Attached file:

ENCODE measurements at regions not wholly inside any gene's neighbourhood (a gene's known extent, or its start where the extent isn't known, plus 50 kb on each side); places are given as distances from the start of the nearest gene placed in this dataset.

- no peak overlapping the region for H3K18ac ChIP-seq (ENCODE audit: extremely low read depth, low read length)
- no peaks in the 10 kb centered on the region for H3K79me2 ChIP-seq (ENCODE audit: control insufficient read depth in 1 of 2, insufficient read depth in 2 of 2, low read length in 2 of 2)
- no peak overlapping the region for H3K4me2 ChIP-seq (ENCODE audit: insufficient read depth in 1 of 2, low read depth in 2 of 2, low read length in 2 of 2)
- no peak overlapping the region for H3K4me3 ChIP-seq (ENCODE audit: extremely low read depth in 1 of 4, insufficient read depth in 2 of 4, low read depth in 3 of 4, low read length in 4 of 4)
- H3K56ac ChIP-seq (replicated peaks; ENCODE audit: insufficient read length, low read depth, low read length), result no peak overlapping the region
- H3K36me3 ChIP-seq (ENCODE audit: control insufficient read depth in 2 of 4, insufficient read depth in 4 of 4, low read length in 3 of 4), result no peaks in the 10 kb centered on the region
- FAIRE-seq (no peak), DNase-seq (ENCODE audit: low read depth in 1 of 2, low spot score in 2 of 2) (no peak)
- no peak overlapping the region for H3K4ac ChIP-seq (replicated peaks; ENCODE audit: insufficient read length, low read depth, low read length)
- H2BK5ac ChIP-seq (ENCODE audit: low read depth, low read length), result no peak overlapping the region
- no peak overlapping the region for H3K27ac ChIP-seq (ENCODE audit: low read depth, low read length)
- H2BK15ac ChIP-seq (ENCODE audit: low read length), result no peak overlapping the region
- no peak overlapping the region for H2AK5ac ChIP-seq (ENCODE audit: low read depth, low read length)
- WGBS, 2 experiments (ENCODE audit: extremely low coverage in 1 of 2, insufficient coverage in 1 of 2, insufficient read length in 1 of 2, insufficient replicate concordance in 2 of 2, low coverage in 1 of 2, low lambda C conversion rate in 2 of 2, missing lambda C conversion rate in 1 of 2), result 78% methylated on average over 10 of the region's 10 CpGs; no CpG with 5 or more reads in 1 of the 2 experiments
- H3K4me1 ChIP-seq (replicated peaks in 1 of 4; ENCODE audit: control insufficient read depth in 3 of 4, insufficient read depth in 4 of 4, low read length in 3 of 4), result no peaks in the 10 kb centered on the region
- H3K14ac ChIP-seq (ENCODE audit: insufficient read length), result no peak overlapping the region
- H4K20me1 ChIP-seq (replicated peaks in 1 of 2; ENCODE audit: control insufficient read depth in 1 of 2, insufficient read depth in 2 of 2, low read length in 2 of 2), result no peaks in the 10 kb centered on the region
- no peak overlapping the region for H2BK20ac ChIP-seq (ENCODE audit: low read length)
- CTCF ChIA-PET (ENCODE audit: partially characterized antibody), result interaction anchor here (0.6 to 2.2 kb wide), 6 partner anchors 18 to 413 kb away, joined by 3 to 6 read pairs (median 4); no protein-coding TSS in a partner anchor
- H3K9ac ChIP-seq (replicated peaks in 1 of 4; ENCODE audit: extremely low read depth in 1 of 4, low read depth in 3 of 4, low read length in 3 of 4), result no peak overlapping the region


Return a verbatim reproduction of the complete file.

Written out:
ENCODE measurements at regions not wholly inside any gene's neighbourhood (a gene's known extent, or its start where the extent isn't known, plus 50 kb on each side); places are given as distances from the start of the nearest gene placed in this dataset.

- no peak overlapping the region for H3K18ac ChIP-seq (ENCODE audit: extremely low read depth, low read length)
- no peaks in the 10 kb centered on the region for H3K79me2 ChIP-seq (ENCODE audit: control insufficient read depth in 1 of 2, insufficient read depth in 2 of 2, low read length in 2 of 2)
- no peak overlapping the region for H3K4me2 ChIP-seq (ENCODE audit: insufficient read depth in 1 of 2, low read depth in 2 of 2, low read length in 2 of 2)
- no peak overlapping the region for H3K4me3 ChIP-seq (ENCODE audit: extremely low read depth in 1 of 4, insufficient read depth in 2 of 4, low read depth in 3 of 4, low read length in 4 of 4)
- H3K56ac ChIP-seq (replicated peaks; ENCODE audit: insufficient read length, low read depth, low read length), result no peak overlapping the region
- H3K36me3 ChIP-seq (ENCODE audit: control insufficient read depth in 2 of 4, insufficient read depth in 4 of 4, low read length in 3 of 4), result no peaks in the 10 kb centered on the region
- FAIRE-seq (no peak), DNase-seq (ENCODE audit: low read depth in 1 of 2, low spot score in 2 of 2) (no peak)
- no peak overlapping the region for H3K4ac ChIP-seq (replicated peaks; ENCODE audit: insufficient read length, low read depth, low read length)
- H2BK5ac ChIP-seq (ENCODE audit: low read depth, low read length), result no peak overlapping the region
- no peak overlapping the region for H3K27ac ChIP-seq (ENCODE audit: low read depth, low read length)
- H2BK15ac ChIP-seq (ENCODE audit: low read length), result no peak overlapping the region
- no peak overlapping the region for H2AK5ac ChIP-seq (ENCODE audit: low read depth, low read length)
- WGBS, 2 experiments (ENCODE audit: extremely low coverage in 1 of 2, insufficient coverage in 1 of 2, insufficient read length in 1 of 2, insufficient replicate concordance in 2 of 2, low coverage in 1 of 2, low lambda C conversion rate in 2 of 2, missing lambda C conversion rate in 1 of 2), result 78% methylated on average over 10 of the region's 10 CpGs; no CpG with 5 or more reads in 1 of the 2 experiments
- H3K4me1 ChIP-seq (replicated peaks in 1 of 4; ENCODE audit: control insufficient read depth in 3 of 4, insufficient read depth in 4 of 4, low read length in 3 of 4), result no peaks in the 10 kb centered on the region
- H3K14ac ChIP-seq (ENCODE audit: insufficient read length), result no peak overlapping the region
- H4K20me1 ChIP-seq (replicated peaks in 1 of 2; ENCODE audit: control insufficient read depth in 1 of 2, insufficient read depth in 2 of 2, low read length in 2 of 2), result no peaks in the 10 kb centered on the region
- no peak overlapping the region for H2BK20ac ChIP-seq (ENCODE audit: low read length)
- CTCF ChIA-PET (ENCODE audit: partially characterized antibody), result interaction anchor here (0.6 to 2.2 kb wide), 6 partner anchors 18 to 413 kb away, joined by 3 to 6 read pairs (median 4); no protein-coding TSS in a partner anchor
- H3K9ac ChIP-seq (replicated peaks in 1 of 4; ENCODE audit: extremely low read depth in 1 of 4, low read depth in 3 of 4, low read length in 3 of 4), result no peak overlapping the region